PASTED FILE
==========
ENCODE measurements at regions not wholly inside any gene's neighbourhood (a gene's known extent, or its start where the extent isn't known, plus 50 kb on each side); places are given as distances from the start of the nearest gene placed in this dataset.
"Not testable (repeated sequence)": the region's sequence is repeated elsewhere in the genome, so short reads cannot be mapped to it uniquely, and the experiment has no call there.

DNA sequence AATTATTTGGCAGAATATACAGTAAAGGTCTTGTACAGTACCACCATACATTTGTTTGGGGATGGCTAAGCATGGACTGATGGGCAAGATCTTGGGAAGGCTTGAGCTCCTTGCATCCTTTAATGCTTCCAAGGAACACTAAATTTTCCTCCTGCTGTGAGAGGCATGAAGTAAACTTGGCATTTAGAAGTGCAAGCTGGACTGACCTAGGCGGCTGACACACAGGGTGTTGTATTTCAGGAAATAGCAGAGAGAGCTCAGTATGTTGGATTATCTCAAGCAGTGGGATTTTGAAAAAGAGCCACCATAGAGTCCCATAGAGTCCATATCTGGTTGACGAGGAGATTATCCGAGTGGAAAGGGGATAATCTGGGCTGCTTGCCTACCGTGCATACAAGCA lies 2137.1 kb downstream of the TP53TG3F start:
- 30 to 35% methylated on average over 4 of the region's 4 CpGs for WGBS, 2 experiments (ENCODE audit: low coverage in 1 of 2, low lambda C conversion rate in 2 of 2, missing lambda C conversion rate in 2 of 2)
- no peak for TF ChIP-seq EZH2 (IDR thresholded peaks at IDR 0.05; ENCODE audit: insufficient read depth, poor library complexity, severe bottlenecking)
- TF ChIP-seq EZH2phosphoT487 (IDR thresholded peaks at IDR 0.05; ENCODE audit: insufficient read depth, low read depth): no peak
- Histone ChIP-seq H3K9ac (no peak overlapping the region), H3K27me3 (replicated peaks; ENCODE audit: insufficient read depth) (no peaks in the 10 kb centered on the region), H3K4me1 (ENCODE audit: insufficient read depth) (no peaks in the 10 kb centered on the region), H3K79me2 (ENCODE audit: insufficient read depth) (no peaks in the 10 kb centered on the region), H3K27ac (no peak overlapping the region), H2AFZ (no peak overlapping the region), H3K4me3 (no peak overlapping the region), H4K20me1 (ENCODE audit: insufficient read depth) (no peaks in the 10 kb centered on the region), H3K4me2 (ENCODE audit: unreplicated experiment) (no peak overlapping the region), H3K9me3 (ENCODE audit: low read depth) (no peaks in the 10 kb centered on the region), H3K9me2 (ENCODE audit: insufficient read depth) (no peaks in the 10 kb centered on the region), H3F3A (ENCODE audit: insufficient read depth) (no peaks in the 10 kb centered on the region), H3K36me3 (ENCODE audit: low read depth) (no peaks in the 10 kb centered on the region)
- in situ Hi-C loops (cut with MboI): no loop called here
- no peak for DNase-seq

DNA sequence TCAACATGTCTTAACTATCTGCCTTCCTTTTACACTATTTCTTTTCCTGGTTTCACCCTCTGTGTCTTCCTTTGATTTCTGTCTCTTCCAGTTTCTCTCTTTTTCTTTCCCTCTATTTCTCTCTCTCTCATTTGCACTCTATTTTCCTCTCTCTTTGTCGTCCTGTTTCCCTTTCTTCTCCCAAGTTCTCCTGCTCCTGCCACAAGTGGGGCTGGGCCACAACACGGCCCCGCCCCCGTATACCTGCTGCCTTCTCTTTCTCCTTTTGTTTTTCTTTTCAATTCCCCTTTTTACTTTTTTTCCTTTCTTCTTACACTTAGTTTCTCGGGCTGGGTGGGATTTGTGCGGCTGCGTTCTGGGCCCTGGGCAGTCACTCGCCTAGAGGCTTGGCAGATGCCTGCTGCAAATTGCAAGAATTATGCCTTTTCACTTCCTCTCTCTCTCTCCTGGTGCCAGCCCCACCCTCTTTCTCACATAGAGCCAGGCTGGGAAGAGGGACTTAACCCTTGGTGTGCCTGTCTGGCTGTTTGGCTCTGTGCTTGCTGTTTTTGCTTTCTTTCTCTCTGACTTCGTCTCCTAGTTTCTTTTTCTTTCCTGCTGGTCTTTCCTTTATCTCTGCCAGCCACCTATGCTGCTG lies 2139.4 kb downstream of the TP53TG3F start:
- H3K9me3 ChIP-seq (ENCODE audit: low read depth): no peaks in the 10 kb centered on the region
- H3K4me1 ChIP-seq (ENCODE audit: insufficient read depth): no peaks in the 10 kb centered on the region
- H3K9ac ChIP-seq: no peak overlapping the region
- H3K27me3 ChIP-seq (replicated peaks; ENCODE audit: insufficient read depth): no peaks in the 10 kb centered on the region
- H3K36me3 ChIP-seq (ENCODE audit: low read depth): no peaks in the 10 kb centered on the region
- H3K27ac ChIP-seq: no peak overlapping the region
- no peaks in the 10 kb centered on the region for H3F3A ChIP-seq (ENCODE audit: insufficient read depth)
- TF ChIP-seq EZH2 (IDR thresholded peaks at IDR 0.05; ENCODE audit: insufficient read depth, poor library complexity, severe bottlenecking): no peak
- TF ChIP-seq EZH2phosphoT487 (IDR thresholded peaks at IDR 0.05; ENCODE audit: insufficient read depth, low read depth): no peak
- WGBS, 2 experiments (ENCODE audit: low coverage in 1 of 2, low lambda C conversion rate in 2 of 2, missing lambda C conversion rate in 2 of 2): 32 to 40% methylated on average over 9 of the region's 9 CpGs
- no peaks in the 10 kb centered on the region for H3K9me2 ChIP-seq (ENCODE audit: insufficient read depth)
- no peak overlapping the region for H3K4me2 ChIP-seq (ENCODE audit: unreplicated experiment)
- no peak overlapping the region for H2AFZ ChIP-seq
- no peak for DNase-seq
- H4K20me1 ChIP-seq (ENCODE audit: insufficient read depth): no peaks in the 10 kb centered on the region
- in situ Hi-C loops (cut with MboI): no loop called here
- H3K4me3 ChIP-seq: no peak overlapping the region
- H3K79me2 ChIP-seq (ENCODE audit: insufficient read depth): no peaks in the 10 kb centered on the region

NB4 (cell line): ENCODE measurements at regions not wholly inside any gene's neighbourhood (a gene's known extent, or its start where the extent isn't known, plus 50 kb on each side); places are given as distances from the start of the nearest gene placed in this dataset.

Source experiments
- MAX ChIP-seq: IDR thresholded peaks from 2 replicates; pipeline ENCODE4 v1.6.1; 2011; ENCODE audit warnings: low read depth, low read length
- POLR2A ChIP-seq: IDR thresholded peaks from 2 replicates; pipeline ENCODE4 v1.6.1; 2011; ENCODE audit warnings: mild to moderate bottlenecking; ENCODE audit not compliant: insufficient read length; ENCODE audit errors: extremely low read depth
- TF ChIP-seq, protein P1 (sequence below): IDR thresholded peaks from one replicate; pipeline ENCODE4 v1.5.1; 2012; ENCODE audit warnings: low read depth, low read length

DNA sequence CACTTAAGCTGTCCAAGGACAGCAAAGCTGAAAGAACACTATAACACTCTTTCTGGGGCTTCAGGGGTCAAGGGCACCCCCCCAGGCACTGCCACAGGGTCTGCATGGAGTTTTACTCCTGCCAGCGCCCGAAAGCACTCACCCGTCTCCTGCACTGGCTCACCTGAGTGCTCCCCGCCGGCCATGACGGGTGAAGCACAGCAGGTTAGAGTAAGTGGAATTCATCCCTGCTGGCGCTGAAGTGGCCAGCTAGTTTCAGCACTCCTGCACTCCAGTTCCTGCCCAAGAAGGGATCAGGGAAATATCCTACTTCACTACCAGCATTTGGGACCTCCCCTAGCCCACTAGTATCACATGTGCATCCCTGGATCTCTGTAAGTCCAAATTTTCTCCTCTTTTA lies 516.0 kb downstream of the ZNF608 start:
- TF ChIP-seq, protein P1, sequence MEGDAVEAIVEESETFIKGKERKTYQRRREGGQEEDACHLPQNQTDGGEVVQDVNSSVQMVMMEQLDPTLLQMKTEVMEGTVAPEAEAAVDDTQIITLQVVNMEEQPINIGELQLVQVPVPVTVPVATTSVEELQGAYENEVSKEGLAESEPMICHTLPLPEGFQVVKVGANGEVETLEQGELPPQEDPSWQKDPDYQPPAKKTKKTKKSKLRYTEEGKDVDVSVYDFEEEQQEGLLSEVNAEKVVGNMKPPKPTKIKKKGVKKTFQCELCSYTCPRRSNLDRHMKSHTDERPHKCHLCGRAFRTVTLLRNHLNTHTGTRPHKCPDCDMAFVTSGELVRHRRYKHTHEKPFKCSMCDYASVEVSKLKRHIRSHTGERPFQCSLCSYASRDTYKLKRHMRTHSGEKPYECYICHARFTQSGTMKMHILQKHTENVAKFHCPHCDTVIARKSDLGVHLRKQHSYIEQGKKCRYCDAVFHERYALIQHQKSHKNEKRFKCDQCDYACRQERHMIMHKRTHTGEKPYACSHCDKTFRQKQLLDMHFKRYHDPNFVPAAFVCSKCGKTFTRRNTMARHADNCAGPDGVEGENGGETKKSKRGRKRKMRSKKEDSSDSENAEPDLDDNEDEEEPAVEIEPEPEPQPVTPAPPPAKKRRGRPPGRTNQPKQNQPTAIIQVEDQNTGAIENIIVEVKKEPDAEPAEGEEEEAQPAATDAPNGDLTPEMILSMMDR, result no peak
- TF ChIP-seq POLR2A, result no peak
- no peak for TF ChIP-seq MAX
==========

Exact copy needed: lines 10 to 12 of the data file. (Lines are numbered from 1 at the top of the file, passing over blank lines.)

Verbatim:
DNA sequence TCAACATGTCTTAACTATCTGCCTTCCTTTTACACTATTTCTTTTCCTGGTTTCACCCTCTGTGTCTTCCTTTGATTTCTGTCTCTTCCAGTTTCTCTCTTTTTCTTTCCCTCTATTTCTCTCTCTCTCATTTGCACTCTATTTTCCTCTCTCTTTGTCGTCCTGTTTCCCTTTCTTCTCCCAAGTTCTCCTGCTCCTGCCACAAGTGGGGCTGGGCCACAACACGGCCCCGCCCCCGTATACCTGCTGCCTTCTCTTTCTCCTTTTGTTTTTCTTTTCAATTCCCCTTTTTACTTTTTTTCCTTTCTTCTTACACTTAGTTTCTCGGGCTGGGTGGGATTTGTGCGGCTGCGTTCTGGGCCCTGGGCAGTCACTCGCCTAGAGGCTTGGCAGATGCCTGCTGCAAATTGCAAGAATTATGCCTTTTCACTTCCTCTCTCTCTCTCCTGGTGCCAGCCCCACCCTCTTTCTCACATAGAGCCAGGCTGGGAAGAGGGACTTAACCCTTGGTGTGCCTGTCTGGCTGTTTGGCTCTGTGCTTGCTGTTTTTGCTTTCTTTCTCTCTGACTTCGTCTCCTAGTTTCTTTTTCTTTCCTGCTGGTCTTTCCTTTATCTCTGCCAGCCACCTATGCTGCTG lies 2139.4 kb downstream of the TP53TG3F start:
- H3K9me3 ChIP-seq (ENCODE audit: low read depth): no peaks in the 10 kb centered on the region
- H3K4me1 ChIP-seq (ENCODE audit: insufficient read depth): no peaks in the 10 kb centered on the region